Now in his 70s, Pulitzer Prize–winning reporter Schanberg looks back on a long career as a war correspondent for the New York Times and offers an anthology of war coverage and commentary, from Vietnam and Cambodia to the war in Iraq, aimed at showing the brutality and senselessness of war. From his reporter’s notebook entries, he describes watching small children die and thinking of his own children back in the U.S., the hasty evacuation of the U.S. embassy in Cambodia in 1975, the surreal calm before the Khmer Rouge moved into Phnom Penh. He includes his tribute to Dith Pran, the Cambodian so instrumental in the Times’ coverage that he was named a correspondent. Schanberg recalls their relationship as colleagues and friends and his profound sadness that while Pran saved his life, he was unable to save Pran’s in return. The final pieces are critiques of the U.S. failure to push Hanoi to return POWs and the cover-up of that failure, including Senator John McCain’s participation, despite his time as a POW. Schanberg’s collection is grim reminder of the brutality of war. --Vanessa Bush
“There is a biblical quality to this story. What you have in this book is a tremendous, bone-chilling piece of eyewitness war correspondence. What makes it truly extraordinary, however—what makes it a transcendent and classic piece of war literature—is the story of the survival of Dith Pran and the deepening affection between two men from different worlds. Caught up in a war in which the vile and inhuman have become commonplace, two men are reborn by discovering the depths of their own humanity. In the end, they have won a personal victory over war itself.”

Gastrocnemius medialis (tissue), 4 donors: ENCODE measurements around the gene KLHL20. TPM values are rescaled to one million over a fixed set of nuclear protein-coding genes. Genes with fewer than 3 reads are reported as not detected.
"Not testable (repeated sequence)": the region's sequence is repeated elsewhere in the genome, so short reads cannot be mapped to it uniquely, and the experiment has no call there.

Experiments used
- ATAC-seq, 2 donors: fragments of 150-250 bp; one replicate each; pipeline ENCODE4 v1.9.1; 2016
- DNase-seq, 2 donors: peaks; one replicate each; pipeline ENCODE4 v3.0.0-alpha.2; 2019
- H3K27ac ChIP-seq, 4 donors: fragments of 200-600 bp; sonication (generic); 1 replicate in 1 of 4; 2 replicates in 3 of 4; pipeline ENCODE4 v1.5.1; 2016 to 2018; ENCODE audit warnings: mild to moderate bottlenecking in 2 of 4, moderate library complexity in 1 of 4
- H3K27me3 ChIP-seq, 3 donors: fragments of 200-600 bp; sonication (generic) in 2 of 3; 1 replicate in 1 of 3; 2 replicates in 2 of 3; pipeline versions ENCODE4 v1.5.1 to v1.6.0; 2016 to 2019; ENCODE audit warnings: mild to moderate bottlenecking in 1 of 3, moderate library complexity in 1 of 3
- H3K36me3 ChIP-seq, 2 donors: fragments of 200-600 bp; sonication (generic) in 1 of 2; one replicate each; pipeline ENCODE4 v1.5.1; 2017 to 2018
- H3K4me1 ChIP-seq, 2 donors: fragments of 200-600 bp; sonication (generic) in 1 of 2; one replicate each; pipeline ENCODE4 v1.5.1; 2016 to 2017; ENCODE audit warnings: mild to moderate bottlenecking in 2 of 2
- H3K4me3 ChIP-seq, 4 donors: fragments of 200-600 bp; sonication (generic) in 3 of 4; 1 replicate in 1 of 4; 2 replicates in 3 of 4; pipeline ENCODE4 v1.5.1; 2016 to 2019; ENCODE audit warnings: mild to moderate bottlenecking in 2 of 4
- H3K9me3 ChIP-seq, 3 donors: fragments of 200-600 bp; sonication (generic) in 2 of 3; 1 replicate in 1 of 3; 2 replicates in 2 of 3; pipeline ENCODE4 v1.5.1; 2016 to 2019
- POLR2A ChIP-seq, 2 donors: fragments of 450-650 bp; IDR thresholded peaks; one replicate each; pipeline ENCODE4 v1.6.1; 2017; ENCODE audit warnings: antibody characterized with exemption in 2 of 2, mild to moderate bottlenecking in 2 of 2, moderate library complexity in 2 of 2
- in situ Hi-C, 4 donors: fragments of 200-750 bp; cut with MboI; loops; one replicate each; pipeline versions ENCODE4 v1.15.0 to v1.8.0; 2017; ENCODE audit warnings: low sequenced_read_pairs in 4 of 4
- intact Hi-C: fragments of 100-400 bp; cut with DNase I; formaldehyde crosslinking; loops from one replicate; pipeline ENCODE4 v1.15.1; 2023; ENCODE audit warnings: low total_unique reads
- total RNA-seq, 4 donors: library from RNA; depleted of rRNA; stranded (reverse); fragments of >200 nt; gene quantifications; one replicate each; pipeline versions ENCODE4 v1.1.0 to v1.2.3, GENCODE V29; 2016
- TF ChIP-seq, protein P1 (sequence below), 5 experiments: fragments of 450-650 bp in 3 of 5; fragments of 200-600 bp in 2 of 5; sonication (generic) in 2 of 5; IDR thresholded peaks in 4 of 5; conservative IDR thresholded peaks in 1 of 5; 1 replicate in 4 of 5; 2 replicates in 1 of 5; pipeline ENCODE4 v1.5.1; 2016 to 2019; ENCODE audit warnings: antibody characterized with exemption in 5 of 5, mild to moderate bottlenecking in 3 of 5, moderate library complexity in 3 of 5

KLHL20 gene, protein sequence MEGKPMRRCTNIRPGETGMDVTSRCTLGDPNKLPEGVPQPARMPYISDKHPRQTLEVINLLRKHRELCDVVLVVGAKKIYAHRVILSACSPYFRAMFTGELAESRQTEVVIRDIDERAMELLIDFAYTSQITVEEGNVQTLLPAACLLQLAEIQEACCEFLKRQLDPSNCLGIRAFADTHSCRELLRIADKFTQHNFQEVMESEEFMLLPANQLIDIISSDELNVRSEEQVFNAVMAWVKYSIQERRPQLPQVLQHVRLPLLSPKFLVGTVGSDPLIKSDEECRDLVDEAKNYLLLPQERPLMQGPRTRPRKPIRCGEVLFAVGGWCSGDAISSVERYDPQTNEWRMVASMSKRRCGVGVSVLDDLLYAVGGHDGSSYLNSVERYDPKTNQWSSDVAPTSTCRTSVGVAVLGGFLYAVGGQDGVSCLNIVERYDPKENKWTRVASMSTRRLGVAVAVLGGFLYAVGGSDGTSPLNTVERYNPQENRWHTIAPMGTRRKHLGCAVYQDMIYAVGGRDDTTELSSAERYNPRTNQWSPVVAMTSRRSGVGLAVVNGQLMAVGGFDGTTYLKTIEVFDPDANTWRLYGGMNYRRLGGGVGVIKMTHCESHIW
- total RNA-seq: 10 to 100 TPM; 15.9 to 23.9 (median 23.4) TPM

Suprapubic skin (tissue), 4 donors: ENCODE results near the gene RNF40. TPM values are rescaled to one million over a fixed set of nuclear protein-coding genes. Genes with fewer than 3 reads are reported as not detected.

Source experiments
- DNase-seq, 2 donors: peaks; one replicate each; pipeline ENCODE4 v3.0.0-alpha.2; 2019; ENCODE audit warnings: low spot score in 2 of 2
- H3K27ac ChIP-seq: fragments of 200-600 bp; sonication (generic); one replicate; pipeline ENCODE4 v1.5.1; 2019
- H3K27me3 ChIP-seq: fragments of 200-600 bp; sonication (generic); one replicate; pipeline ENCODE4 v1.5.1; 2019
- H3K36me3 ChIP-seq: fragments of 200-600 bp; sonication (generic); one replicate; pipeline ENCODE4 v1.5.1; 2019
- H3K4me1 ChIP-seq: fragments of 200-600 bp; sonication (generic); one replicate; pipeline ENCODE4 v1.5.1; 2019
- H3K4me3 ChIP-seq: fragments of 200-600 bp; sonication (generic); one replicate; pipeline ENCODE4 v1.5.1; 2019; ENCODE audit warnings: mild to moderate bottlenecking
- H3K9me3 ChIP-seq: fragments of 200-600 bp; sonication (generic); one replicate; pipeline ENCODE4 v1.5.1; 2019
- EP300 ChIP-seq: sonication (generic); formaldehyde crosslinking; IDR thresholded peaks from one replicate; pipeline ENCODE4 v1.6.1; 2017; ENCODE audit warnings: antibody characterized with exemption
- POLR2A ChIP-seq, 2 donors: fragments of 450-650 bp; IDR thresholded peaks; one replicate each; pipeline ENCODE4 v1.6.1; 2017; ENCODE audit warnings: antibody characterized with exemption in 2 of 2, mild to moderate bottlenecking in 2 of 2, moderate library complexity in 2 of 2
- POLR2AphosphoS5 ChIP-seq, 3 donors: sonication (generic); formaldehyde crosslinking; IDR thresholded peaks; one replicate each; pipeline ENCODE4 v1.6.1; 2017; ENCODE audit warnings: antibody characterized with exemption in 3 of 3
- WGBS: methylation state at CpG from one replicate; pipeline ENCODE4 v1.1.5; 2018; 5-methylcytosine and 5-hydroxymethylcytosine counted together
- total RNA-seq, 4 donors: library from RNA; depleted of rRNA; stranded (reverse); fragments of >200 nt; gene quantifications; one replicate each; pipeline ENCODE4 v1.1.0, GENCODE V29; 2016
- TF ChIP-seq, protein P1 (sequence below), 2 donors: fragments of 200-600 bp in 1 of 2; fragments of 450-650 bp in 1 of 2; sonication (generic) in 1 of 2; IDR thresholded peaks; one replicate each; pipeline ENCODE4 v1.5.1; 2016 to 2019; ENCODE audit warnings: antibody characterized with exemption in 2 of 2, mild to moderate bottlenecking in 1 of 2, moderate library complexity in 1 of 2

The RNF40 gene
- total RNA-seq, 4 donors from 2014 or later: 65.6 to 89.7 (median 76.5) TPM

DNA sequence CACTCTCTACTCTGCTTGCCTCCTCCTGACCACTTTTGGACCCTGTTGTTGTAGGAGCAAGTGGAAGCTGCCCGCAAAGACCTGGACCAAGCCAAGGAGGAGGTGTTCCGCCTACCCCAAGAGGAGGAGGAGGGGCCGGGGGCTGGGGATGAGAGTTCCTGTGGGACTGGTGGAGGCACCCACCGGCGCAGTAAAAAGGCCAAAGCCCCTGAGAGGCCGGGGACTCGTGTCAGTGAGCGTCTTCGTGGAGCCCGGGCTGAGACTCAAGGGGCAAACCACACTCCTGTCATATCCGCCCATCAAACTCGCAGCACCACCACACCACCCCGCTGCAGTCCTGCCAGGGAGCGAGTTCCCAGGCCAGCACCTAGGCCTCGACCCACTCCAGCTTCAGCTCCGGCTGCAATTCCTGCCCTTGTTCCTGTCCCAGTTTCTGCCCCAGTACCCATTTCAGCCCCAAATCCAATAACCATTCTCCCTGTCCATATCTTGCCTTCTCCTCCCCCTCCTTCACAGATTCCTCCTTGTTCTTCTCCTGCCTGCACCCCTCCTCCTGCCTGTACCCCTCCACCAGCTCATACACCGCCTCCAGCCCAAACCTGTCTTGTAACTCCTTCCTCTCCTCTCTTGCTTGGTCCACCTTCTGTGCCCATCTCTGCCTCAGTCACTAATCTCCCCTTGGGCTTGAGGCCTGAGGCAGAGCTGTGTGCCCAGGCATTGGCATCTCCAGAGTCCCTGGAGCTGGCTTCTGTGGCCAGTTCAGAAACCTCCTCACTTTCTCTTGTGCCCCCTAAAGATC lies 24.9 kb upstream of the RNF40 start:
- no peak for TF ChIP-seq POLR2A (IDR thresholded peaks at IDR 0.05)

“I recommend reading this remarkable book all at once, as I did. You’ll learn things. You’ll be fascinated and moved. It puts the reader where the reporter was and leaves you with an indelible picture of war as it is. The past—and the myriad, uncounted noncombatant victims of three wars—are brought back to life. Sydney Schanberg’s writing matches the intensity of the stories he has to tell and makes you feel the hurt. ‘This is what it’s like. Look,’ it says. ‘Don’t look away.’ It’s hard, necessary information.”
“Sydney Schanberg is one of the greatest war correspondents of the twentieth century. His passion for Cambodia is outweighed only by his passion for the truth and for his dear friend and colleague Dith Pran. This book is a chilling historical document that lyrically captures some of the darkest periods in American—and human—history. It is both great journalism and great art."
“A priceless collection of the war journalism of Syd Schanberg. Based in Southeast Asia, he was one of a tiny handful of reporters who remained behind to see the Khmer Rouge take over Phnom Penh and begin the Cambodian genocide. More recently, Schanberg's was among the few voices calling to account two U.S. senators, John McCain and John Kerry, both Vietnam veterans, for manipulating the findings of a special Senate committee to cover up the truth: that the Nixon White House, directed by President Nixon and his war planner, Henry Kissinger, left hundreds of living American POWs behind in the hands of their captors when we evacuated Vietnam. Schanberg's war writings offer lessons of great value in our conduct of today’s wars without end. They remind us at once of bygone standards of journalistic excellence and the depths to which humanity can descend in times of war.”